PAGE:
At the time of enrollment, the MD Class of 2024 had an average MCAT score of 511 and a GPA of 3.66. 12 percent of the students in the class come from historically underrepresented groups in medicine, and 71 percent of the 108 students are from Pennsylvania. Northeastern Pennsylvania and North Central Pennsylvania account for 29 percent of the class.

The school was one of the first medical schools in the United States to use the Longitudinal Integrated Clerkship (LIC) model as the standard clinical experience for the full third-year medical school class. This gives students the opportunity to observe a group of patients for a year. Students live in the community and get clinical training in family medicine, internal medicine, pediatrics, psychiatry, OB/GYN, and general surgery from clinical preceptors. The year-long curriculum, as opposed to standard “block” clinical rotations, is the most significant change.

Tuition fees: $55,480 (in-state) and $61,480 (out-of-state), MCAT: 511, GPA: 3.66

Temple University School of Medicine

The Lewis Katz School of Medicine at Temple University (LKSOM) is one of seven medical schools in Pennsylvania that awards the M.D. (Doctor of Medicine) degree. It is located on Temple University’s Health Science Campus in Philadelphia, PA. In biomedical sciences, it also awards the Ph.D. (Doctor of Philosophy) and M.S. (Master of Science) degrees. A Narrative Medicine Program is also available at LKSOM.

Lewis Katz School of Medicine experts became the first to eradicate HIV from human cells in July 2014. U.S. News & World Report has recognized Temple University’s Fox Chase Cancer Center as the 9th top Hospital for Adult Cancer. In 2020 (class of 2024), LKSOM received 15,624 applications for a class size of 210 students; 340 of the total 9,624 applicants were accepted, resulting in a 1.3 percent acceptance rate.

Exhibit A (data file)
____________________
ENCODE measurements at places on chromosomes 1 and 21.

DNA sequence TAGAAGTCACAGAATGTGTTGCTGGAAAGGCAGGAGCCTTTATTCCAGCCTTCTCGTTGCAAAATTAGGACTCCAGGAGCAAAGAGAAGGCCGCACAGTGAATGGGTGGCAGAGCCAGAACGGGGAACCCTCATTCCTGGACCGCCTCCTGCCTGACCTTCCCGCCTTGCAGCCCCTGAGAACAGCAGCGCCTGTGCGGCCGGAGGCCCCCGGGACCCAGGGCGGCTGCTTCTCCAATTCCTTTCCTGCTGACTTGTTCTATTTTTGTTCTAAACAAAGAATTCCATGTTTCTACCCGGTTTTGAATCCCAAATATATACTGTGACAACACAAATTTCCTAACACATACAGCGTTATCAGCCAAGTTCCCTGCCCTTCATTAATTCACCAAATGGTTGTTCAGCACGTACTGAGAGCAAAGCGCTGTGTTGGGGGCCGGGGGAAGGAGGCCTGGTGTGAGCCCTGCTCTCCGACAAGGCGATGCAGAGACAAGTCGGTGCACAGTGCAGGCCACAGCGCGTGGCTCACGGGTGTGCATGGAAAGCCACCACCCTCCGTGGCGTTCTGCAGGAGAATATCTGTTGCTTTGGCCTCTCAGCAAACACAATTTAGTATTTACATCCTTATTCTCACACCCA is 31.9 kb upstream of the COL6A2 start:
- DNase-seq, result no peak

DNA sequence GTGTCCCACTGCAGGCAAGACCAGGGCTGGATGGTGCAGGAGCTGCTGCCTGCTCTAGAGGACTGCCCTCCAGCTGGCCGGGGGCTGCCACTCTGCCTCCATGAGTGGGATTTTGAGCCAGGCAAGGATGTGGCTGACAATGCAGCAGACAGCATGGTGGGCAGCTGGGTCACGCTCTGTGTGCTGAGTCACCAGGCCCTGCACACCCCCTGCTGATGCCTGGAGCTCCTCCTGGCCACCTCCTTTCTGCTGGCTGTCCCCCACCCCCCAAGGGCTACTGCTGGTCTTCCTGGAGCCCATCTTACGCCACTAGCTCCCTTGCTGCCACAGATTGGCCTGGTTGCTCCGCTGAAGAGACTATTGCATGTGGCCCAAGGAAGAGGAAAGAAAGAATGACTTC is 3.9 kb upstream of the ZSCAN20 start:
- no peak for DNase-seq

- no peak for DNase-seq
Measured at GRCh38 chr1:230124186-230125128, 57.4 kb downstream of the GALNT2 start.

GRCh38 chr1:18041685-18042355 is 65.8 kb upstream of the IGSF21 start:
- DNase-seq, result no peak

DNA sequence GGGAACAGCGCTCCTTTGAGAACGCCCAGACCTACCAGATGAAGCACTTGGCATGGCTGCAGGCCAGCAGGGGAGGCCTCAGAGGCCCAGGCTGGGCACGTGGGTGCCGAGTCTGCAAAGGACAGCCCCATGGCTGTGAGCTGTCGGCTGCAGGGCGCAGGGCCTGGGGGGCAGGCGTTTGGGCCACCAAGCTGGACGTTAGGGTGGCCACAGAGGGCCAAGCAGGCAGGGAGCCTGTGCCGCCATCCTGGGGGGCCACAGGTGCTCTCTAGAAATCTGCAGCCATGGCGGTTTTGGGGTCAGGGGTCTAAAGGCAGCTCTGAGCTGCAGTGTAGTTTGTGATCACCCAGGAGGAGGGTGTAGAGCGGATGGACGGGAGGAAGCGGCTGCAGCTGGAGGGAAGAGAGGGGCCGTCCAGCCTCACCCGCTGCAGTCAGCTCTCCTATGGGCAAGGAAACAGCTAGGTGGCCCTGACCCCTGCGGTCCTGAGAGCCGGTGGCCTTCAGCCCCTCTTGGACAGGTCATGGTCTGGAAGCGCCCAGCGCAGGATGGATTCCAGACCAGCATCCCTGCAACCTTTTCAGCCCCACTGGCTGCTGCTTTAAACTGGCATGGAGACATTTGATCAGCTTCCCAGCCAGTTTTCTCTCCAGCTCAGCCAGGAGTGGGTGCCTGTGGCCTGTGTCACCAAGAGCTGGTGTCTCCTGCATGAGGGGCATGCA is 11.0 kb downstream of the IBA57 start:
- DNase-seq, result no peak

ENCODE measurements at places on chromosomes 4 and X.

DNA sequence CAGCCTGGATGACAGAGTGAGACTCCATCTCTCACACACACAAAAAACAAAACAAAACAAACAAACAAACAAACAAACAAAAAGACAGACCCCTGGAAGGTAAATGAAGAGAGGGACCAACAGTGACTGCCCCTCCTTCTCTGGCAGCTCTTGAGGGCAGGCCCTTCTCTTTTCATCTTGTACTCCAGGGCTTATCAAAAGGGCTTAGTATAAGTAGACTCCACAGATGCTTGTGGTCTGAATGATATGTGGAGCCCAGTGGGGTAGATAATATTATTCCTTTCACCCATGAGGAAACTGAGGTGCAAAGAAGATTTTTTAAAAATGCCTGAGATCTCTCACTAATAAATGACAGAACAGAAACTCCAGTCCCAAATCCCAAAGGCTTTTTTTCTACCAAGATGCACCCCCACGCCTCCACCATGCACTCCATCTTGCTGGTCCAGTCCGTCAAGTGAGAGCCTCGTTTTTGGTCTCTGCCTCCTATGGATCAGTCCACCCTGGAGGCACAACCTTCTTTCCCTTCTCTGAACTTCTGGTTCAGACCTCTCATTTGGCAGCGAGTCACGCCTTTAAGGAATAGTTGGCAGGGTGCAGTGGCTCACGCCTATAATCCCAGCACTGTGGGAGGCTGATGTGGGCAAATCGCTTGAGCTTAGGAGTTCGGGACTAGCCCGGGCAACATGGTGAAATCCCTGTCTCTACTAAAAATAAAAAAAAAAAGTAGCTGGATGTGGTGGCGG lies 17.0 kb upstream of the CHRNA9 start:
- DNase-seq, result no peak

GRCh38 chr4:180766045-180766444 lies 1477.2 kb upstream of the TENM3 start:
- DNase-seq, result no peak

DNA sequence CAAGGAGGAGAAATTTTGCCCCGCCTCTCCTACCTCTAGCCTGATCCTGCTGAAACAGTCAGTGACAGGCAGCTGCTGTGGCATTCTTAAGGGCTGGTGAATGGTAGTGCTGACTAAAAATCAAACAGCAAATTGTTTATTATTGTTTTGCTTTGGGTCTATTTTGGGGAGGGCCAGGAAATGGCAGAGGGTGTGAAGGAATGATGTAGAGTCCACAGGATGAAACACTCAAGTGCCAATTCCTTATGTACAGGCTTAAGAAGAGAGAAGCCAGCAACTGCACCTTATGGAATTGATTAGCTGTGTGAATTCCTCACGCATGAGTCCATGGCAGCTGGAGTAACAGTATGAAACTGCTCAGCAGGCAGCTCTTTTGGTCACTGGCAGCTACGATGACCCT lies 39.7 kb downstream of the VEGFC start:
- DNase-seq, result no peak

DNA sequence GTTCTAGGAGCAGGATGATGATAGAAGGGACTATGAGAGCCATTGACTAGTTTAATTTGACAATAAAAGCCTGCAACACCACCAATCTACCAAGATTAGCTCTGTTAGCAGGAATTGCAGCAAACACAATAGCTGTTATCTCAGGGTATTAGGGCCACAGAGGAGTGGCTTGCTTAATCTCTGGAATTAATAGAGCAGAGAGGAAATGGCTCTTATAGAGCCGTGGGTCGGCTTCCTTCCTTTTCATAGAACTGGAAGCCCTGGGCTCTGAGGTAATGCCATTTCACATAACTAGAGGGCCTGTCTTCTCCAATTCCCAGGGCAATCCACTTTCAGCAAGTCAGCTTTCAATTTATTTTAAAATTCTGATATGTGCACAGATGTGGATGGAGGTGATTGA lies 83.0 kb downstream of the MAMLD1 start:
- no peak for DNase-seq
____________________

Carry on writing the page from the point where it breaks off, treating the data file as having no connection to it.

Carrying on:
At Temple University School of Medicine, medical students receive a solid foundation in basic and clinical science. The first two years of medical school are taught in an integrated manner, with basic science principles tightly linked to clinical medicine, professionalism, and medical ethics. The clinical years are defined by hands-on patient care experience. Throughout the program, students can practice basic clinical skills and teamwork in a safe learning environment at the William Maul Measey Institute for Clinical Simulation and Patient Safety.

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Tuition fees: $52,049 (in-state) and $55,121 (out-of-state), MCAT: 512, GPA: 3.75

Pennsylvania State University College of Medicine

The medical school at Penn State University is known as Pennsylvania State University College of Medicine (PSCOM). While the main Penn State campus is in State College, Pennsylvania, this school is in Hershey, Pennsylvania, to be closer to the medical school’s main affiliation, Penn State Milton S. Hershey Medical Center and Penn State Children’s Hospital. There are 26 fundamental scientific and clinical departments at the medical school, as well as a wide range of clinical programs offered at its hospital affiliates and various ambulatory care facilities around the region.

Penn State College of Medicine has graduated 3,907 physicians (M.D.) and 1,004 scientists (Ph.D. or M.S.) as of May 2011. Anatomy, bioengineering, biomedical sciences, bioinformatics and genomics, genetics, immunology and infectious diseases, integrative biosciences, molecular medicine, molecular toxicology, neuroscience, pharmacology, and physiology are among the degree programs offered by the College of Medicine.